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Library Instruction

This guide provides goals, activities, planning tools, and instruction resources for planning and delivering instruction at Brooks Library.

ACRL Framework

The Framework for Information Literacy for Higher Education is currently in a draft form as the revision to the Information Literacy Standards created in 2000. The Framework is based on 6 threshold concepts (metaphors):

Authority is Constructed & Contextual

Information Creation as a Process

Information has Value

Research as Inquiry

Scholarship is a Conversation

Searching as Strategic

One of the reasons for the change is that the old standards don't allow as much flexibility. Adopting threshold concepts allows librarians the ability to track levels, or thresholds, of understanding instead of specific issues. As a result, it provides a frame on which to plan a session, and the ability to plan sessions that more closely relate to a faculty member's request.

For further information on Framework specifics, visit ACRL's Framework website.

Instruction Goals at Brooks

The ultimate goal of Brooks Library’s Information Literacy Instruction is to assist students in understanding how to access, use, and create information. Our aim is to assist students during their time at Central Washington University, but also develop a foundation for students as they transition into being information literate citizens beyond their time at Central. The purpose of these goals is to provide areas of focus. Here's the website version of our instruction purpose.

Authority as Constructed and Contextual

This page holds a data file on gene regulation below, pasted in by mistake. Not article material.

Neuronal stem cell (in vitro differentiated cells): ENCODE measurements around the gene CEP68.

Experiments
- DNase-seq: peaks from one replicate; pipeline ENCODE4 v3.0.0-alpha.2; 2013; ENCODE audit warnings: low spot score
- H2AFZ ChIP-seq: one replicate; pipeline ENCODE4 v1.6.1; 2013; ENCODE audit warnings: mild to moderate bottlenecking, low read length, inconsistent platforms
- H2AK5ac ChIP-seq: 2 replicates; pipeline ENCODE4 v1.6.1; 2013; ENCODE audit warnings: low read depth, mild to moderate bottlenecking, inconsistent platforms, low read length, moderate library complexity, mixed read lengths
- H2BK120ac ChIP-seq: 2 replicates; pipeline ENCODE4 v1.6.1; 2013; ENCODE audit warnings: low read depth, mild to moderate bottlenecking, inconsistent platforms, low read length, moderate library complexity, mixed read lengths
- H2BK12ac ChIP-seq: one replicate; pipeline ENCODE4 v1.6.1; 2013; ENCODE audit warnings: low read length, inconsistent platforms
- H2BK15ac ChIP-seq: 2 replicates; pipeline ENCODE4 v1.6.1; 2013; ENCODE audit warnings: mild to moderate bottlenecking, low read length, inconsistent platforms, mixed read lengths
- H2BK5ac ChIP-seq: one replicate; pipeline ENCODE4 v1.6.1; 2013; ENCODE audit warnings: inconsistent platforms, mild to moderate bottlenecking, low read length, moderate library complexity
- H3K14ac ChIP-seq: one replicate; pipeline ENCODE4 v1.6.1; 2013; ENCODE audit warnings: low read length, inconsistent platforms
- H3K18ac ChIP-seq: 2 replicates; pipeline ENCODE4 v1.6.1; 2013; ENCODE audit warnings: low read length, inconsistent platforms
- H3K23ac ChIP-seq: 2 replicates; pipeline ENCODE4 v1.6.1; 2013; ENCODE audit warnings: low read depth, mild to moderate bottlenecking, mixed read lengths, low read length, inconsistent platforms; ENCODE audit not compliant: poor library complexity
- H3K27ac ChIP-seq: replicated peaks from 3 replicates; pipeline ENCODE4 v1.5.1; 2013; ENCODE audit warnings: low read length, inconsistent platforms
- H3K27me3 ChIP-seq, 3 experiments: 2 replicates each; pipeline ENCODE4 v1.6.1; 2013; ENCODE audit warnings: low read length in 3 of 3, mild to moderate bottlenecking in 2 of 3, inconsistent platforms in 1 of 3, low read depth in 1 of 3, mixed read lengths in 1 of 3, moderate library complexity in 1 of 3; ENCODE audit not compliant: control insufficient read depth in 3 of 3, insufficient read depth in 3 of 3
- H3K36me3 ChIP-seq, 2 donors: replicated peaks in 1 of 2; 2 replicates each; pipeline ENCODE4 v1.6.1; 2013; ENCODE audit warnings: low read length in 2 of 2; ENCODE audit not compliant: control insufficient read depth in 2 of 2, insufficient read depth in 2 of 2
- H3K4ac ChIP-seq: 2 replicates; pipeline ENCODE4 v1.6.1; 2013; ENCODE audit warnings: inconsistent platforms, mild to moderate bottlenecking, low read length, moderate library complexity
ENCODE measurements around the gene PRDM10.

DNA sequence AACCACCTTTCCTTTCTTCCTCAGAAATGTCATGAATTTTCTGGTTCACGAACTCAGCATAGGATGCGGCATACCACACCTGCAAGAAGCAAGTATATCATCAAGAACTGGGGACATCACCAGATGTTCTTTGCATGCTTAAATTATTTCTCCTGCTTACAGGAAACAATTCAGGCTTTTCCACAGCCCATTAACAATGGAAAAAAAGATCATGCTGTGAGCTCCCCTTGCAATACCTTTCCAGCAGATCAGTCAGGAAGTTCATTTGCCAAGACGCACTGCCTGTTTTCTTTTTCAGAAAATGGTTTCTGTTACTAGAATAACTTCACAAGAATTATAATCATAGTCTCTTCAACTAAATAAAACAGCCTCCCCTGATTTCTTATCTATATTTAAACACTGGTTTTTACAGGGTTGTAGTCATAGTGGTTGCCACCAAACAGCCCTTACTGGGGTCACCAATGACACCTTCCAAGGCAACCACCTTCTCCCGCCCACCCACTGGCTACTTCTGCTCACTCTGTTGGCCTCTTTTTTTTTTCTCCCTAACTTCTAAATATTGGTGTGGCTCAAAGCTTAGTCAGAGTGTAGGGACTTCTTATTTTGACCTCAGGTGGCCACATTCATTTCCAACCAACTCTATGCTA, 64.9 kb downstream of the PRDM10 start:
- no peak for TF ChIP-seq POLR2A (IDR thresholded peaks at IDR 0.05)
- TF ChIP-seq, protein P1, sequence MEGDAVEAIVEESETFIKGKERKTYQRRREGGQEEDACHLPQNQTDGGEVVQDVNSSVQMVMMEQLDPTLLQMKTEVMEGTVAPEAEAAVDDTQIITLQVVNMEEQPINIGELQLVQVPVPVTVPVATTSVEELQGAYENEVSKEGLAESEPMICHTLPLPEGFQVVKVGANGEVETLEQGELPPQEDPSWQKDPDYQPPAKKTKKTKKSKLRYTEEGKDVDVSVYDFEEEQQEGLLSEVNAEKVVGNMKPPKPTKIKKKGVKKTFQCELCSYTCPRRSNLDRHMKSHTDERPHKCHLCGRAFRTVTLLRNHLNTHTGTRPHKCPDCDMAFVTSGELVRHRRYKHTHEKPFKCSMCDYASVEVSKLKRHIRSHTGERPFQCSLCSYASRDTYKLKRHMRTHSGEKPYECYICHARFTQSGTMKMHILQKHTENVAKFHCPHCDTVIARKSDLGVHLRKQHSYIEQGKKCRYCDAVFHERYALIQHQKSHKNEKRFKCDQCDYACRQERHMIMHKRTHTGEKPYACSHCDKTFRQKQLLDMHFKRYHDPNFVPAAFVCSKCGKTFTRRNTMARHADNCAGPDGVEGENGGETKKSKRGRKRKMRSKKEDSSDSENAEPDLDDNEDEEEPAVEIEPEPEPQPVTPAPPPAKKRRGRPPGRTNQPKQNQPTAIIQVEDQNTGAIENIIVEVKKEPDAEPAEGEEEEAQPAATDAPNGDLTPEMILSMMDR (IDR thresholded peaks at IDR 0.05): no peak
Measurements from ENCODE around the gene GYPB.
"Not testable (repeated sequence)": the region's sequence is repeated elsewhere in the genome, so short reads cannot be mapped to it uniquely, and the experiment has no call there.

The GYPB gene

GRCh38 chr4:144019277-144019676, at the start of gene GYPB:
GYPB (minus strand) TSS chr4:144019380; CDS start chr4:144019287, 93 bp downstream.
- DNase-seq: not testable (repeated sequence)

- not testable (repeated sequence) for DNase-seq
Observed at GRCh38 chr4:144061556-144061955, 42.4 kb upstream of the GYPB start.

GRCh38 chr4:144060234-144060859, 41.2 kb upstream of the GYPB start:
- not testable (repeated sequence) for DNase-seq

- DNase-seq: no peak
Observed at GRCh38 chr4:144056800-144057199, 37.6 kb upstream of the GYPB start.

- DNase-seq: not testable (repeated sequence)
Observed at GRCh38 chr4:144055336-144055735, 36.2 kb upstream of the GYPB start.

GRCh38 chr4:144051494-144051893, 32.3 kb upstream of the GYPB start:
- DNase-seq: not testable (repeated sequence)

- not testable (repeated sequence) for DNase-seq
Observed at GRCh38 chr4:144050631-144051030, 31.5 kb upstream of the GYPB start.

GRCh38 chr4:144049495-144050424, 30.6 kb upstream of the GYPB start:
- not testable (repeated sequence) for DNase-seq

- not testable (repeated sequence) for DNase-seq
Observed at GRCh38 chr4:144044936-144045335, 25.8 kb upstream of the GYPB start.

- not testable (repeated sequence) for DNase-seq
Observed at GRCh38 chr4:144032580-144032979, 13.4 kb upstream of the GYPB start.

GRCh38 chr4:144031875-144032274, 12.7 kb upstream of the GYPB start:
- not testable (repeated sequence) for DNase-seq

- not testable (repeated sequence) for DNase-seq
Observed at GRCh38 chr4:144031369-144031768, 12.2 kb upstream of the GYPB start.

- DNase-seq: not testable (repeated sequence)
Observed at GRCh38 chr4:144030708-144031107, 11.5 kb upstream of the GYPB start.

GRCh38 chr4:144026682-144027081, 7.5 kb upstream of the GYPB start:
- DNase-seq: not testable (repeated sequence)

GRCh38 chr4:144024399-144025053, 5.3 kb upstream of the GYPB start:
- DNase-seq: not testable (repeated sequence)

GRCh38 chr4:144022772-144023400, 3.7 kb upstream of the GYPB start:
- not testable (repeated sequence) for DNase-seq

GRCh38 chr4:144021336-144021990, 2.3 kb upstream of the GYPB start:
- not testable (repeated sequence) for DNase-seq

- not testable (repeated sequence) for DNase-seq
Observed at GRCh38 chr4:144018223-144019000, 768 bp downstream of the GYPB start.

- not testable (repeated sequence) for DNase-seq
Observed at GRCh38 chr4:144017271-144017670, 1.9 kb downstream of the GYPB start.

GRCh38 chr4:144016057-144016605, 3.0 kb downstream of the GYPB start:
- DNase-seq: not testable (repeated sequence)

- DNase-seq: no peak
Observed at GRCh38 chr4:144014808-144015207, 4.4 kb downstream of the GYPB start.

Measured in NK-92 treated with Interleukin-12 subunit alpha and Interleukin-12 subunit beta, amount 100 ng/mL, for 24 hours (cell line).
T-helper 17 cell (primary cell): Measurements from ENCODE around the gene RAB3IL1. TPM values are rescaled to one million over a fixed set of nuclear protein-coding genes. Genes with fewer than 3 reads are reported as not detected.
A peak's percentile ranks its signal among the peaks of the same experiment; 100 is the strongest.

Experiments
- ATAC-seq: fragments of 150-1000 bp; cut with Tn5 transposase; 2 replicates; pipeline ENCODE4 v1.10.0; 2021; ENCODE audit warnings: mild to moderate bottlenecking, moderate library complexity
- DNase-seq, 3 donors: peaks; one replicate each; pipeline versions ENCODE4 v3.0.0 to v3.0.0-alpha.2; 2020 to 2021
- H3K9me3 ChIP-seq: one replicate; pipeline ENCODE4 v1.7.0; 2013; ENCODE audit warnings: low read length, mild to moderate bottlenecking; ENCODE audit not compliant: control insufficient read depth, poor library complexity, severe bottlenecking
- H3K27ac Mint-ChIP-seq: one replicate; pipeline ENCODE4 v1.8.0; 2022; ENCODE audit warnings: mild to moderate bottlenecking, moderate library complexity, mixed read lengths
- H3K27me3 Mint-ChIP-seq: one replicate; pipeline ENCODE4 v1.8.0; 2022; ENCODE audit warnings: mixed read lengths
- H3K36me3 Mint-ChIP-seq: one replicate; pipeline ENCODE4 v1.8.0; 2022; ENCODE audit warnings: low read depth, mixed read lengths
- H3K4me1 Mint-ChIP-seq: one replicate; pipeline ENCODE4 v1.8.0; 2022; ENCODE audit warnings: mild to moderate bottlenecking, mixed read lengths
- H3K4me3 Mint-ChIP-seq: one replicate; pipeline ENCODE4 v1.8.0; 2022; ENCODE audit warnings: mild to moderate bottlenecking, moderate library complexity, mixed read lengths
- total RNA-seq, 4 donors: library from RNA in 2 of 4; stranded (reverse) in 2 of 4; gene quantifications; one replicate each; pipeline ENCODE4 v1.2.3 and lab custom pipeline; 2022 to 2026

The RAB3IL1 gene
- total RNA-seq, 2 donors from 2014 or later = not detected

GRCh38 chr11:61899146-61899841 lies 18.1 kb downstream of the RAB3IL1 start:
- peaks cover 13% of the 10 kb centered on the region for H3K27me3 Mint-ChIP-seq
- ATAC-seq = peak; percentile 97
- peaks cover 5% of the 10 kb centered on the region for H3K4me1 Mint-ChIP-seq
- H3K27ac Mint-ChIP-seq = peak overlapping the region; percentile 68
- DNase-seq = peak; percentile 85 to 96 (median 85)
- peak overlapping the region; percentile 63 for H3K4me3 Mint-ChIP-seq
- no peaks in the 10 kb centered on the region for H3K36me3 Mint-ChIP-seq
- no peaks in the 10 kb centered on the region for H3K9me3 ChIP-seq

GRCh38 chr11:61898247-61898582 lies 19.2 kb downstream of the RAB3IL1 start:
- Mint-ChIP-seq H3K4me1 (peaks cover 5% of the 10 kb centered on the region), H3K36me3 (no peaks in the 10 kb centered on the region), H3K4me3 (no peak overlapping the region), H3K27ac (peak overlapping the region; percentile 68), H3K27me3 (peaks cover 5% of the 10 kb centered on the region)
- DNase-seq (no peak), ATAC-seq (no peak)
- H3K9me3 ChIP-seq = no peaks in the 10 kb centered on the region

1.1  To assist students in understanding the differences between information sources and what gives them authority

1.1  To guide students in experimenting with various approaches to evaluating information and be able to apply it to their daily information uses

Information Creation as a Process

2.1  To introduce students to various published formats in order to know when to privilege information from one format over another

2.2  To understand that format and method of access are separate entities 

Information has Value

3.1  To explain the importance of citation and how to use appropriate citation in order that students can meet discipline specific requirements

3.2  To clarify the meaning and implications of intellectual property in the United States 

Research as Inquiry

4.1  To assist students in developing research skills to be used in the classroom and their daily life

4.2  To expose students to different search strategies and tools that will inform their research

Scholarship is a Conversation

5.1  To culture digital citizenship in students and explain why information integrity matters

5.2  To foster critical thinking in students as they evaluate resources and their contributions to a discipline or topic

Searching as Strategic

6.1  To clarify the research process and the necessary information resources required along the way

6.2  To inform smart information choices by teaching the importance of selecting authoritative information sources

*Updated March 13, 2015

100-Level Goals

When thinking about outcome design, you can use the following guide to help design appropriate outcomes for various levels of instruction. Outcomes are mapped to Brooks Library information literacy goals.  

Mapped Outcome Examples